Chung and Ling believe that the risk of policy intervention in the property market is “high”, noting that the Singapore residential property price index (PPI) is up 8.9% since the last set of cooling measures in 2018. The last time the cooling measures were invoked in July 2018, the PPI had risen 9% while in the past year, the PPI had risen by 7.1%.
Barring cooling measures, the analysts anticipate property prices could continue rising in 2022, driven by pent-up demand for residential property, more property upgrades due to higher prices, and the low interest rate environment. In addition, construction delays, a smaller pipeline of new launches, and depleting inventory of unsold new launches are also likely to continue supporting prices.
Chung and Ling expect total transaction value to increase by 6.3% in FY2022, with PropNex to benefit given its expanding market share across segments. In FY2020, PropNex reported it had a market share of 48.8% in the private new launch market, 48.3% in private resale, and 57.3% in HDB resale.
“We are projecting a slight increase in its market share to 50.5% (private new launches), 50.5% (private resale), and 58.5% (HDB resale) in FY2022 due to the market leader effect,” the analysts remark.
However, they also caution that PropNex’s growth will likely start slowing from 2022 onwards, as lower inventory translates to a smaller market for PropNex to capture.
In addition, they anticipate PropNex’s gross profit margins to dampen in FY2022 as resale transactions grow following the lower supply of new launches. “We expect gross profit margins to decline from 11.1% in FY2021 to 10.9% in FY2022 due to the higher contribution from the resale segment,” they say. — Atiqah Mokhtar
RHB “neutral” 36 cents
Pandemic headwinds remain
RHB Group Research analyst Jarick Seet has maintained “neutral” on Centurion Corporation as headwinds for workers’ and students’ accommodations remain amid the ongoing Covid-19 pandemic.
To date, the number of Covid-19 cases in Singapore and Malaysia, where Centurion operates, is still on the rise.
In his report dated Sept 19, Seet has also lowered his target price to 36 cents from 41 cents previously despite the “resilient” numbers posted in the 1HFY2021 ended June. During the six-month period, the dormitory operator saw earnings decline by 58% y-o-y to $8.7 million, while revenue dipped 3% y-o-y to $64.7 million.
“If not for the $14.49 million fair value loss on its properties, 1HFY2021 would have been fairly decent, despite all the Covid-19-related headwinds,” writes Seet.
However, student accommodation is still likely to be impacted by the ongoing travel restrictions. Universities now are also pivoting to deliver their courses via a hybrid of physical and online lectures.
“The average financial occupancy for its UK purpose-built student accommodation (PBSA) was 66% in 1HFY2021, compared to 74% in 1HFY2020. For the upcoming academic year 2021/2022, Centurion has pre-leased over half of its bed capacity,” notes Seet.
Headwinds for workers’ accommodations remain as well. In the 1HFY2021, Singapore registered lower occupancy owing to the restricted inflow of migrant workers and the availability of interim alternative housing to manage Covid-19 risks. This was mitigated by a stable occupancy rate in Malaysia, says Seet.
To this end, he expects the low occupancy rates to persist for Centurion owing to the number of Covid-19 cases in Singapore recently.
Rounding off, Seet concludes that he likes Centurion for its resilience. However, the impact of Covid-19 on its student and workers’ accommodation businesses should be factored in.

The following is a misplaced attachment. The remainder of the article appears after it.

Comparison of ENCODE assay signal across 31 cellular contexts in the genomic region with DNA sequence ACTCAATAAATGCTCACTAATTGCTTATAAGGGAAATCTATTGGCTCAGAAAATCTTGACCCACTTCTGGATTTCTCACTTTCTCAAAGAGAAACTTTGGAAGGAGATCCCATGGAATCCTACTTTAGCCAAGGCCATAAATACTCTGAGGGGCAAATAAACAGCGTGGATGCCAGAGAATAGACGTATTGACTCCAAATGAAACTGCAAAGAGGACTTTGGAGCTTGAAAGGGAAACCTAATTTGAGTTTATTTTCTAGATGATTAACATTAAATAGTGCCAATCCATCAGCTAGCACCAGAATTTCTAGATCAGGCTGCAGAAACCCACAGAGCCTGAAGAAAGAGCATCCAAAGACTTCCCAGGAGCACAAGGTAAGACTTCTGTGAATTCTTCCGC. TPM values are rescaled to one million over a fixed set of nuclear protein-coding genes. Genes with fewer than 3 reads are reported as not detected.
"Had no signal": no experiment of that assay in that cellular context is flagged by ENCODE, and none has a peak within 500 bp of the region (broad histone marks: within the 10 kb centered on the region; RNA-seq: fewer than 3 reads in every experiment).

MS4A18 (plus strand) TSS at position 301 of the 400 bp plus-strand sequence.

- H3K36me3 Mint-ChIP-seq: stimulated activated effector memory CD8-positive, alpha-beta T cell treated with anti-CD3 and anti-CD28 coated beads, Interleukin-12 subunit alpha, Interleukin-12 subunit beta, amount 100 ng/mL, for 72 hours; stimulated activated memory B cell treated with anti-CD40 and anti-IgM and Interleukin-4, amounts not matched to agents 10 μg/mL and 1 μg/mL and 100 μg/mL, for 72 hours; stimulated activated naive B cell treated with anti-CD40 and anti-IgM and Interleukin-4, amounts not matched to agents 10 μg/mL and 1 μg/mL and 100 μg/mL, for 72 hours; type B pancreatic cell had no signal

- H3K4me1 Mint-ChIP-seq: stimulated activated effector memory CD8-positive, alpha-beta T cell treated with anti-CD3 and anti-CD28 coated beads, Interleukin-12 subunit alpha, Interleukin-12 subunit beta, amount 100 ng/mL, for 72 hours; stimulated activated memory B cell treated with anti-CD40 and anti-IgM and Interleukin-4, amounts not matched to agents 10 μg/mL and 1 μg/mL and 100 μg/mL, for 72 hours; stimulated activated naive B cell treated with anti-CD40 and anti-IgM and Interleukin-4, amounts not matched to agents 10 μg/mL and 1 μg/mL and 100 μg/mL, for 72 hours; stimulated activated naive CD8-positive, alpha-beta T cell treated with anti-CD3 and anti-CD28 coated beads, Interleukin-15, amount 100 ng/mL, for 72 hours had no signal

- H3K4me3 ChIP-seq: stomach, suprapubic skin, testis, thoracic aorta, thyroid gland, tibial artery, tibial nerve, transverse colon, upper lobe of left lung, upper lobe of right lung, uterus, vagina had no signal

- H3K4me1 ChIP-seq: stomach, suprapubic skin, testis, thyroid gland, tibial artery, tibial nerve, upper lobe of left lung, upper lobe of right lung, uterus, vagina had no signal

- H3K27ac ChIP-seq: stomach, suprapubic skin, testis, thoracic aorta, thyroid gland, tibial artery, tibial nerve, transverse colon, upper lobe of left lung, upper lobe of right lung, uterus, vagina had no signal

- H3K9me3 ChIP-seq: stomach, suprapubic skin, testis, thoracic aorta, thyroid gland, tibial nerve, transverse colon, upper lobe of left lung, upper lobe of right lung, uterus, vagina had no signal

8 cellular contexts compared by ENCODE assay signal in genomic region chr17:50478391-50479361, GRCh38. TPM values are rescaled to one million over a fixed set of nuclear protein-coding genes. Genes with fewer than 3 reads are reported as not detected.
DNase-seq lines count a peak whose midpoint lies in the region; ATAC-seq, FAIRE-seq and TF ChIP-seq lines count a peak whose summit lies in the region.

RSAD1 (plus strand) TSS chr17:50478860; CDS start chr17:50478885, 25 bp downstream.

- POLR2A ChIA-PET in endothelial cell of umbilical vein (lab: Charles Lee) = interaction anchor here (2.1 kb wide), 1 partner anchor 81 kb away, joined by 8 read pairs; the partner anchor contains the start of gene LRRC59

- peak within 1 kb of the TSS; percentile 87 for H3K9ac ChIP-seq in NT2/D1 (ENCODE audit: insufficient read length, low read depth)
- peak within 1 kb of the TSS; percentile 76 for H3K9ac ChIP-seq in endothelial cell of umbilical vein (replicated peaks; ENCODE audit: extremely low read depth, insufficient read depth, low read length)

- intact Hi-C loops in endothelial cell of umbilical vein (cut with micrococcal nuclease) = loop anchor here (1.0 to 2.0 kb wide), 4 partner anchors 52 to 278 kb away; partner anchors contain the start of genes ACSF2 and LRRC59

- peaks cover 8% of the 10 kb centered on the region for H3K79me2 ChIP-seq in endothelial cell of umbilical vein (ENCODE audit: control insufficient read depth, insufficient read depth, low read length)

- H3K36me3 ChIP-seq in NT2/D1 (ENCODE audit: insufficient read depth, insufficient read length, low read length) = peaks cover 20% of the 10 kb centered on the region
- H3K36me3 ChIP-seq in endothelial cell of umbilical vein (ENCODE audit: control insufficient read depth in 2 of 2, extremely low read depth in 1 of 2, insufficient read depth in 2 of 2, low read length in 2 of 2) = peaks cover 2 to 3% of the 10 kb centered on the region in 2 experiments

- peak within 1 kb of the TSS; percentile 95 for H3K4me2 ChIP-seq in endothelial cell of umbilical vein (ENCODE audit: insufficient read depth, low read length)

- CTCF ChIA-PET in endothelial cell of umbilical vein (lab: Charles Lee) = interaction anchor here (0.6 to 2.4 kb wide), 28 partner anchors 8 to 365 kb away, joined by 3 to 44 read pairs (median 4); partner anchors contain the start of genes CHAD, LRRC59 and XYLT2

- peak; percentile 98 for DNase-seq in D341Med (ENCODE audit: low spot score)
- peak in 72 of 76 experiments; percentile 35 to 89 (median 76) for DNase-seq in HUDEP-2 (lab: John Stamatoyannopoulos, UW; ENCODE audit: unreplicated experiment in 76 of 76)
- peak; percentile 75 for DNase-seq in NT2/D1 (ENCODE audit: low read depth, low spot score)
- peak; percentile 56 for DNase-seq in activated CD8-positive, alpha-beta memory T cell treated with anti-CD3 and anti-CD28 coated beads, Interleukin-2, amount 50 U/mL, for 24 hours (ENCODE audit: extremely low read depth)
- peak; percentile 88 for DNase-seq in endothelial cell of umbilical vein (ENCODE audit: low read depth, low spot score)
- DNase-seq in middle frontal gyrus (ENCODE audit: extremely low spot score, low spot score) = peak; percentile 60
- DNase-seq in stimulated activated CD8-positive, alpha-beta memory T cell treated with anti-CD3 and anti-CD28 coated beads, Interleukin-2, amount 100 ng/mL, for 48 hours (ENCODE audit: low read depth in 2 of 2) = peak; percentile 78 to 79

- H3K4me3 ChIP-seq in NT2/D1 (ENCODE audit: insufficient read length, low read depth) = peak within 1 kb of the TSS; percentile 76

As it is, Seet does not see any immediate rerating catalysts, which are dependent on the resumption of travel and inflow of migrant workers. “An economic recession and a resurgence of Covid-19 infections [pose as key risks to the counter],” says Seet.— Felicia Tan
UOB Kay Hian “hold” RM3.06
4QFY2021 earnings missed; Hong Kong listing possibly revived
UOB Kay Hian analyst Philip Wong has lowered his target price on Top Glove from RM3.70 ($1.19) to RM3.06 after its 4QFY2021 core net profit of RM608 million missed expectations and that average selling prices is seen to soften further. However, Wong expects a recovery in volume growth to cushion any accelerated ASP decline.
Wong notes that the scale of the Covid-19 vaccination rollout has eased demand while competition arising from China is “increasingly more prominent”.
That said, Wong expects sales volume to recover significantly, following new guidelines to resume 100% of production once over 80% of the workforce is fully vaccinated; as well as the lifting of the US export sales ban.
Management expects US demand to fully recover to pre-export sales ban by December, but Wong expects the company’s margins to contract as ASPs fall faster than raw material costs decline against lower economies of scale.
Furthermore, Wong notes that Top Glove’s outlook on capacity expansion has been scaled back to 162 billion pieces per annum by 2024, down from 205 billion in its previous guidance in 3QFY2021. This implies a 3-year capacity expansion CAGR of 17.4% for 2021–24.
Apart from that, management has indicated for ASPs to reach market equilibrium in early-2022. “This is well ahead of our previous expectation of mid-2022. Given the drastic deterioration in market demand-supply dynamics, we do not rule out further deferred capacity expansion by both Top Glove and its peers going forward,” Wong writes.
Separately, Top Glove is expected to resume its Hong Kong listing plans which was announced last October but deferred over then-unresolved withhold release order (WRO) by the US Customs and Border Protection.
Now that the WRO has been lifted, Top Glove is expected to finally complete its Hong Kong listing. It previously looked to raise RM4.17 billion at RM5.25 per share with a 9.7% dilution, but with its lower current share price and capex requirement, it is not imperative for Top Glove to raise as much, Wong thinks. — Lim Hui Jie